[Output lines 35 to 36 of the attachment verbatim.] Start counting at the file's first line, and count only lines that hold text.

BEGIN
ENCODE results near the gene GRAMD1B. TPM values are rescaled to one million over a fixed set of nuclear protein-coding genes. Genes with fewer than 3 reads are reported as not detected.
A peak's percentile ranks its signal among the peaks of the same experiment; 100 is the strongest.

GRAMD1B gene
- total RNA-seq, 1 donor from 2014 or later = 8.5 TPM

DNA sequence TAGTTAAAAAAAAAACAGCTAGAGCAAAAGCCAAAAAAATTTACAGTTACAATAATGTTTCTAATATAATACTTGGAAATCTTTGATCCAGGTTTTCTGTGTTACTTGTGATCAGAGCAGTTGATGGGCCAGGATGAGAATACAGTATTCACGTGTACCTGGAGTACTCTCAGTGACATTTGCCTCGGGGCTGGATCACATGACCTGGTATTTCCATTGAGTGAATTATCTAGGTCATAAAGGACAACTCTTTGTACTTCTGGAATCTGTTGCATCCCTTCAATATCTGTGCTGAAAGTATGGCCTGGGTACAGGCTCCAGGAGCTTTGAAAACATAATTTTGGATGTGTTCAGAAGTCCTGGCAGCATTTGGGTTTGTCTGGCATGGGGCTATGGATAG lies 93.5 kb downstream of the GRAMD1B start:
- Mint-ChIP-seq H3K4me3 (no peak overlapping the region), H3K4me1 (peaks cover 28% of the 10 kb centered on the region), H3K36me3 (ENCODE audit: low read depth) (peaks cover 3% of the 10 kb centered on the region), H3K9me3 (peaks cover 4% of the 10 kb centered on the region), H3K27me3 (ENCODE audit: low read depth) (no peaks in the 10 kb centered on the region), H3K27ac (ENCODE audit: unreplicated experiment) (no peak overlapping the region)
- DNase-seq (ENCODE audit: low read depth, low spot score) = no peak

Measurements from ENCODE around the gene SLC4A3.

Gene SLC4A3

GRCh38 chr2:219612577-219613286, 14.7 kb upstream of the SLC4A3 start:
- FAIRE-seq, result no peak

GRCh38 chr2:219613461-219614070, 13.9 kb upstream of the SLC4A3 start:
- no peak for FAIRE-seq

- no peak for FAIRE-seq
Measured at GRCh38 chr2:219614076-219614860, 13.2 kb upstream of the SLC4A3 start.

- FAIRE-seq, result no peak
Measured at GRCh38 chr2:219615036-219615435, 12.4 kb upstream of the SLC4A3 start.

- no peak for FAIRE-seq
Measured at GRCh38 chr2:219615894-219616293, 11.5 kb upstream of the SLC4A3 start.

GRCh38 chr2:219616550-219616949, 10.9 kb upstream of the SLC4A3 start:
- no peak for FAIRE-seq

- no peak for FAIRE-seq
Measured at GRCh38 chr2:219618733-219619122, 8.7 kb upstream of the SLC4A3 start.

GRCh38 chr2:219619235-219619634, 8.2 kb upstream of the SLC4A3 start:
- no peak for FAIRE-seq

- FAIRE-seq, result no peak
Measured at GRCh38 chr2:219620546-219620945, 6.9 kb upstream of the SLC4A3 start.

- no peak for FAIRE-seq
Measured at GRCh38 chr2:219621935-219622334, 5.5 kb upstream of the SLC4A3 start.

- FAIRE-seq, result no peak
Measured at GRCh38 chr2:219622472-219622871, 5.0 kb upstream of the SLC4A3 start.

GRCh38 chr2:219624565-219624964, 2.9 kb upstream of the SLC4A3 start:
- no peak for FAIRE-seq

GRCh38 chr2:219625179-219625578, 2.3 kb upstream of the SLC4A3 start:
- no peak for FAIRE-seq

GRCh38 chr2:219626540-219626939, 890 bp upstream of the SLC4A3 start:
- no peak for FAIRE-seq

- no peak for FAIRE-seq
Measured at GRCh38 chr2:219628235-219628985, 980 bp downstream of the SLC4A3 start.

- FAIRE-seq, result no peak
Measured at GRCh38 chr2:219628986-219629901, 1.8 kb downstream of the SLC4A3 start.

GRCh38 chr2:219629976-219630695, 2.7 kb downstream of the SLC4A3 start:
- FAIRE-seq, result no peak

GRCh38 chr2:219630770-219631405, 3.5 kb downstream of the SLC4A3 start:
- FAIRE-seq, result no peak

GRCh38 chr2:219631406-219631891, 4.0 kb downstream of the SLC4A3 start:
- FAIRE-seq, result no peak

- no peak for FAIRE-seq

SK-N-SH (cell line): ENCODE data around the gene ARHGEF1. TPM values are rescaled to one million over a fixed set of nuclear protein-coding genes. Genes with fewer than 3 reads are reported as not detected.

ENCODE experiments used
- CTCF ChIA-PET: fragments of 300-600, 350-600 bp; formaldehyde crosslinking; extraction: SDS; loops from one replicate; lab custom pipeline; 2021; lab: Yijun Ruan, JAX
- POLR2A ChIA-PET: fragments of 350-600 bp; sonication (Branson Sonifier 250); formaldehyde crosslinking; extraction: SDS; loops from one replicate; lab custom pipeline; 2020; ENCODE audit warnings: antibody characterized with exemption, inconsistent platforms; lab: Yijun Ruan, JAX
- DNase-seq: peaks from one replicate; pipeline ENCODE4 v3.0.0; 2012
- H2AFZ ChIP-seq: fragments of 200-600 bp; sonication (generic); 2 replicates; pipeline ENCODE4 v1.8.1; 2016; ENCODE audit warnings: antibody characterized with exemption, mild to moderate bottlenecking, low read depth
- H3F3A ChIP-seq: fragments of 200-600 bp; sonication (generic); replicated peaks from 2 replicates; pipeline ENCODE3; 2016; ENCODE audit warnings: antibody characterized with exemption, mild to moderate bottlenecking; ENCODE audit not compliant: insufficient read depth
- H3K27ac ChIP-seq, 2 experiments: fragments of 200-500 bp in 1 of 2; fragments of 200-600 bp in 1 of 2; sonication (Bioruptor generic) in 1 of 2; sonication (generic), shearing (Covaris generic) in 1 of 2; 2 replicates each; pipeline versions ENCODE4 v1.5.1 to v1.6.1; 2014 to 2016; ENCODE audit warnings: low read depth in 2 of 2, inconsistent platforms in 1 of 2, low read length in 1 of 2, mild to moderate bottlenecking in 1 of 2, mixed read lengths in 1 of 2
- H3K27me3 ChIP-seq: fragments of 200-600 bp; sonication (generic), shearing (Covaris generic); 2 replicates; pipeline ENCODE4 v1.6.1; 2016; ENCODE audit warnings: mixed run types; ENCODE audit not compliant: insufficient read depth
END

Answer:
- no peak for FAIRE-seq

GRCh38 chr2:219626540-219626939, 890 bp upstream of the SLC4A3 start: